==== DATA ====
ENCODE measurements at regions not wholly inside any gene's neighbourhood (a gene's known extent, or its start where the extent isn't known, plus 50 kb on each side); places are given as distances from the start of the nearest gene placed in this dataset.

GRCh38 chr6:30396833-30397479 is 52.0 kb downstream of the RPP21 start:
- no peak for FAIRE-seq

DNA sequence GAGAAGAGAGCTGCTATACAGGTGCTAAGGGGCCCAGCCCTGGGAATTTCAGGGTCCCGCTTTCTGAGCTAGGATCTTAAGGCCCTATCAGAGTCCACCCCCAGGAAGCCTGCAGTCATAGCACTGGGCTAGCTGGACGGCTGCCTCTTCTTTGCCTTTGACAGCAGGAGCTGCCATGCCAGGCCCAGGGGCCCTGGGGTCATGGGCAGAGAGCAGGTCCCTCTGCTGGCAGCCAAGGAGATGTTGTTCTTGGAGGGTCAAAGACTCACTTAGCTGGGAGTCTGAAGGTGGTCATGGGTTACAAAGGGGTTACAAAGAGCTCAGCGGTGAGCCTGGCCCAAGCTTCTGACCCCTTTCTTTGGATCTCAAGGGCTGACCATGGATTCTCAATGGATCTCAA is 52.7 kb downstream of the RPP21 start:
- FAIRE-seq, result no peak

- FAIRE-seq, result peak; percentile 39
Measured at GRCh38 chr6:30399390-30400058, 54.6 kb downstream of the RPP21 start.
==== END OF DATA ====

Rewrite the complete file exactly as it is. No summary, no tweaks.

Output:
ENCODE measurements at regions not wholly inside any gene's neighbourhood (a gene's known extent, or its start where the extent isn't known, plus 50 kb on each side); places are given as distances from the start of the nearest gene placed in this dataset.

GRCh38 chr6:30396833-30397479 is 52.0 kb downstream of the RPP21 start:
- no peak for FAIRE-seq

DNA sequence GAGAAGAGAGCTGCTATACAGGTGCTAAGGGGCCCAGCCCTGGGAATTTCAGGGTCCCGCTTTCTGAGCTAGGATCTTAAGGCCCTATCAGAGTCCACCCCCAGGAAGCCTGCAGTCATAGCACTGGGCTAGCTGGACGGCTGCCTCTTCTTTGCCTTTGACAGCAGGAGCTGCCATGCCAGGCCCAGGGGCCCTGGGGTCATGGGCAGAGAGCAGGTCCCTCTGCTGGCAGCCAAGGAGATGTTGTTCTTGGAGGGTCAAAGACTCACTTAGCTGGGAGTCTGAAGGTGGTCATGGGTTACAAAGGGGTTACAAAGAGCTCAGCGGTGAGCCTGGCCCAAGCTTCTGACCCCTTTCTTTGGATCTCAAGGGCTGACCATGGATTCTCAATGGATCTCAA is 52.7 kb downstream of the RPP21 start:
- FAIRE-seq, result no peak

- FAIRE-seq, result peak; percentile 39
Measured at GRCh38 chr6:30399390-30400058, 54.6 kb downstream of the RPP21 start.